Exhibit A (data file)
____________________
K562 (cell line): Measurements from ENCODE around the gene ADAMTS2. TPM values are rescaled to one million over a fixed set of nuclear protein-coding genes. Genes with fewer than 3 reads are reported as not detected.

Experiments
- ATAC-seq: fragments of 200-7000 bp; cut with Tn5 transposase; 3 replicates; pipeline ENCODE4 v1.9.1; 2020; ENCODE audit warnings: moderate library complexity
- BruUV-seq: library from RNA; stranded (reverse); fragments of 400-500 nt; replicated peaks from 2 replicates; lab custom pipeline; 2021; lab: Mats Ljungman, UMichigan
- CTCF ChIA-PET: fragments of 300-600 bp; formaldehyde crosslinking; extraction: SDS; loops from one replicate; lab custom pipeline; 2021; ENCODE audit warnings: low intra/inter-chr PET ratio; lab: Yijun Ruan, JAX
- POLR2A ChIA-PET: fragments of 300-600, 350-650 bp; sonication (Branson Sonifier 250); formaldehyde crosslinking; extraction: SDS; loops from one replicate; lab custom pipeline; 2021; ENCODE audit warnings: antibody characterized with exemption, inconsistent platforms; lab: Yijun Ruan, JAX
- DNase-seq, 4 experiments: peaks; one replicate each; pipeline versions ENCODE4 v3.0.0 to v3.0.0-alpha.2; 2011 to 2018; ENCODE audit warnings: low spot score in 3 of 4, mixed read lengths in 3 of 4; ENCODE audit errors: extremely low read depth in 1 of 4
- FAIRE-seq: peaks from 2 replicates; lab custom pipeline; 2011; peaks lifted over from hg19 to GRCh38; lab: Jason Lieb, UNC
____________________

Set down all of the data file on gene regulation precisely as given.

K562 (cell line): Measurements from ENCODE around the gene ADAMTS2. TPM values are rescaled to one million over a fixed set of nuclear protein-coding genes. Genes with fewer than 3 reads are reported as not detected.

Experiments
- ATAC-seq: fragments of 200-7000 bp; cut with Tn5 transposase; 3 replicates; pipeline ENCODE4 v1.9.1; 2020; ENCODE audit warnings: moderate library complexity
- BruUV-seq: library from RNA; stranded (reverse); fragments of 400-500 nt; replicated peaks from 2 replicates; lab custom pipeline; 2021; lab: Mats Ljungman, UMichigan
- CTCF ChIA-PET: fragments of 300-600 bp; formaldehyde crosslinking; extraction: SDS; loops from one replicate; lab custom pipeline; 2021; ENCODE audit warnings: low intra/inter-chr PET ratio; lab: Yijun Ruan, JAX
- POLR2A ChIA-PET: fragments of 300-600, 350-650 bp; sonication (Branson Sonifier 250); formaldehyde crosslinking; extraction: SDS; loops from one replicate; lab custom pipeline; 2021; ENCODE audit warnings: antibody characterized with exemption, inconsistent platforms; lab: Yijun Ruan, JAX
- DNase-seq, 4 experiments: peaks; one replicate each; pipeline versions ENCODE4 v3.0.0 to v3.0.0-alpha.2; 2011 to 2018; ENCODE audit warnings: low spot score in 3 of 4, mixed read lengths in 3 of 4; ENCODE audit errors: extremely low read depth in 1 of 4
- FAIRE-seq: peaks from 2 replicates; lab custom pipeline; 2011; peaks lifted over from hg19 to GRCh38; lab: Jason Lieb, UNC